Let’s examine the facts about falls. According to the Centers for Disease Control and Prevention (CDC), an older adult falls every second of every day. More than one out of four older people fall each year, but less than half tell their doctor. And, if you have fallen once, the chances of falling again doubles. So is this a big deal? Yes – one out of five falls causes a serious injury such as broken bones or a head injury, with falls causing more than 95% of hip fractures. Over 800,000 patients per year are hospitalized due to a fall injury, with the direct medical costs for fall injuries estimated at $31 billion annually. In 2014, 27,000 older adults died as a result of falls – that is, 74 seniors every day! Many falls do not cause serious injuries, but a fall can cause a fear of falling, which can cause a decrease in everyday activities. This decrease means a person is less active, they become weaker and increase their chance of falling. Or, everyday activities become difficult, and an older adult may no longer feel safe living alone.
There are many conditions, or risk factors, that contribute to falling. These risk factors can include:
- Lower body weakness
- Vitamin D deficiency (not enough Vitamin D in your system)
- Difficulties with walking and balance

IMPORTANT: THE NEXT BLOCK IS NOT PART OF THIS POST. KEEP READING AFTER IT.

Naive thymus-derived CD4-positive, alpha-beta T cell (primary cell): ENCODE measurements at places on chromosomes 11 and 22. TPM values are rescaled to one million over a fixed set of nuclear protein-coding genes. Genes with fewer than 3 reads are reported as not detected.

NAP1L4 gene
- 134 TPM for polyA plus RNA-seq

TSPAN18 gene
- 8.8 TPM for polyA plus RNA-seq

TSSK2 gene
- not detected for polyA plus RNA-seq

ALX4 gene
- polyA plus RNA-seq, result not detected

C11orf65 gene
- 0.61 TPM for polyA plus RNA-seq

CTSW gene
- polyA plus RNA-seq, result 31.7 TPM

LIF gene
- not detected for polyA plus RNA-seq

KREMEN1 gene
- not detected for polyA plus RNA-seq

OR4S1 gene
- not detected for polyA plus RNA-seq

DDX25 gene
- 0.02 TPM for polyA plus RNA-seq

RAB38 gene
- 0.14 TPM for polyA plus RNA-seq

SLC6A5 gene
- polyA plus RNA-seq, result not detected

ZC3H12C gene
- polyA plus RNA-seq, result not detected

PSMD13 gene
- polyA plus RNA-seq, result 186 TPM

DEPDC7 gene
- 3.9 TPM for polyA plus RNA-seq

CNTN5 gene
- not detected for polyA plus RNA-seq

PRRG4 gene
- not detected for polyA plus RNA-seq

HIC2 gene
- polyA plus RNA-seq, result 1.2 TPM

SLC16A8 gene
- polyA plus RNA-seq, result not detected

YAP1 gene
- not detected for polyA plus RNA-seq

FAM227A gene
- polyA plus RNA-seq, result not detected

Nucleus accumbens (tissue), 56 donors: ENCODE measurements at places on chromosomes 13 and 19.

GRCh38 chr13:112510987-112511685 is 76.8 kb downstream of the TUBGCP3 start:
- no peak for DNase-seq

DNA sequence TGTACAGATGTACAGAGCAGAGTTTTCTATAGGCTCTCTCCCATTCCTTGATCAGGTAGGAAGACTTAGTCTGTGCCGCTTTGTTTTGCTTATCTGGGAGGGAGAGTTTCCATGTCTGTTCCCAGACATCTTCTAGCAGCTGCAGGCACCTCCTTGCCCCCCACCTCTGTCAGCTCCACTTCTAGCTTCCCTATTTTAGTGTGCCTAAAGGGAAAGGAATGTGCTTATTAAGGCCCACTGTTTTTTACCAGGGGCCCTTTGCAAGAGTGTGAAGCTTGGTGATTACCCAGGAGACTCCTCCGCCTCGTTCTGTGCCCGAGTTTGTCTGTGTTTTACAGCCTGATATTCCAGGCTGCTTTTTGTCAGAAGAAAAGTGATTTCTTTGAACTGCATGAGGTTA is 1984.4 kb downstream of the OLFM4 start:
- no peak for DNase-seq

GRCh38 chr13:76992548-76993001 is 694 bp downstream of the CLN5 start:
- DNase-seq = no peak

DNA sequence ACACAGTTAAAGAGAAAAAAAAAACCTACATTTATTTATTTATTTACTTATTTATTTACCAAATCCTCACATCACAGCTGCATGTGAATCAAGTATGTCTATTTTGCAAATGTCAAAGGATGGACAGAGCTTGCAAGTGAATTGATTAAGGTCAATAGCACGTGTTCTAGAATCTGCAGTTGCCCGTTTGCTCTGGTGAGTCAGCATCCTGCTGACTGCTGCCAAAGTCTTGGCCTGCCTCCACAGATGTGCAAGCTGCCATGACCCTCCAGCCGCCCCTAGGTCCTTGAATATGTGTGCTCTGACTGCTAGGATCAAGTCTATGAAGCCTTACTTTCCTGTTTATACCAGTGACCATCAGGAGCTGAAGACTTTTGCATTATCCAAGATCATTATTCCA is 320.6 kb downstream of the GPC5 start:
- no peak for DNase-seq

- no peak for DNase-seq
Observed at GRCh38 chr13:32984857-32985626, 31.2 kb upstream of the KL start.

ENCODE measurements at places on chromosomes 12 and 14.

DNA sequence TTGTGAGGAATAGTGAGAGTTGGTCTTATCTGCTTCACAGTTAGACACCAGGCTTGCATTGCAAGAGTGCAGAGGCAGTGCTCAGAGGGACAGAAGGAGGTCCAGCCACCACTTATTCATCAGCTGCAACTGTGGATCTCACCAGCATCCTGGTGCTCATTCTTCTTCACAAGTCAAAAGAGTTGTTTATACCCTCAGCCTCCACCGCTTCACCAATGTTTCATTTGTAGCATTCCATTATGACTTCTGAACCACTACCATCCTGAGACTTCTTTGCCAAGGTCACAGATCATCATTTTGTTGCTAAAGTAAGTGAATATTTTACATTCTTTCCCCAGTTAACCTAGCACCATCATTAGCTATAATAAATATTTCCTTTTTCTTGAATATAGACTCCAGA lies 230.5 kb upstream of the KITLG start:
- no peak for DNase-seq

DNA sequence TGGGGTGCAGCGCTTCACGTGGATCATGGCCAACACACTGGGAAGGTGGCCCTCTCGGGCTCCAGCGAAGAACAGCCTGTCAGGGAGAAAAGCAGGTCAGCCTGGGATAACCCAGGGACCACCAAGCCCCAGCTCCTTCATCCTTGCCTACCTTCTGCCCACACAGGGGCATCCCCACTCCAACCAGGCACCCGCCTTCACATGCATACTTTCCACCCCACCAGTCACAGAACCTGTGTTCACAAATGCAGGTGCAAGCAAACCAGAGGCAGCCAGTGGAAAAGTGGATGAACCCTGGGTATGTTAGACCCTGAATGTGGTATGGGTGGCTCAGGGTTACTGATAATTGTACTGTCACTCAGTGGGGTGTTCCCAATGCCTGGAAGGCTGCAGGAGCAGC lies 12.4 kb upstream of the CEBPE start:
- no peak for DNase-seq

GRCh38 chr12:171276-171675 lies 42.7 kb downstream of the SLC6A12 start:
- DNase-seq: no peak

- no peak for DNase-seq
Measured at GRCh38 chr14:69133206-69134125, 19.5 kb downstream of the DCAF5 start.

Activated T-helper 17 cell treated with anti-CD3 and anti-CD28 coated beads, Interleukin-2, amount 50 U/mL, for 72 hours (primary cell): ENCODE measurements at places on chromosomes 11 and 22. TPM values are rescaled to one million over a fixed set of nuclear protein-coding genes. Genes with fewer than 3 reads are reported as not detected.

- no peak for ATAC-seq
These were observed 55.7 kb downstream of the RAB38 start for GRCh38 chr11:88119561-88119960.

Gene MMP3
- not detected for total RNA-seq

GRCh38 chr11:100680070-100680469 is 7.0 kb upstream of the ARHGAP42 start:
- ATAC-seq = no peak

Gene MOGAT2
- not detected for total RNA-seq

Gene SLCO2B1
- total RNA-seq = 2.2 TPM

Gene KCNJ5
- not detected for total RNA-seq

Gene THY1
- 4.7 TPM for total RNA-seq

- Use of medicines, both prescribed and OTC that can affect balance and how steady you are on foot
- Vision problems
- Foot pain or poorly fitting footwear
- Home hazards such as broken, uneven steps or throw rugs or clutter that can be tripped over
The good news is that falls are not just a normal part of getting older. Falls are preventable, and there are simple steps to take that can help older adults stay healthy and independent longer.
- Talk to your physician or healthcare provider about your risk of falling. This would include your pharmacist to discuss any medications that may cause dizziness. Talking to your healthcare team about taking Vitamin D supplements to improve bone, muscle, and nerve health is a great idea. Very few foods in nature contain Vitamin D; fortified foods provide most of the “D” in our diets.
- Strengthen your legs and improve your balance with activities, like Tai Chi, to help prevent falls.
- Have your vision checked once a year and update your eyeglasses if needed.
- Most accidents happen at home, so make your home safer by keeping floors free of clutter and removing small rugs. Add grab bars in the bathroom, and make sure your home has lots of light.
Falls affect us all, whether personally or with someone we know and care about. CDC has developed the STEADI (Stopping Elderly Accidents, Deaths & Injuries) initiative, which includes educational materials and tools to improve fall prevention; check out www.cdc.gov/steadi Falls don’t have to happen to you. Stay healthy, independent, and safe in your own home by “taking a stand against falls.”
Source materials retrieved from “Important Facts about Falls” (Centers for Disease Control and Prevention, www.cdc.gov ) page last updated 2/10/2017 and “Stay Independent: Prevent Falls” (Stopping Elderly Accidents, Deaths & Injuries [STEADI], Centers for Disease Control and Prevention, U.S. Department of Health and Human Services, www.cdc.gov/steadi ) retrieved 9/2017.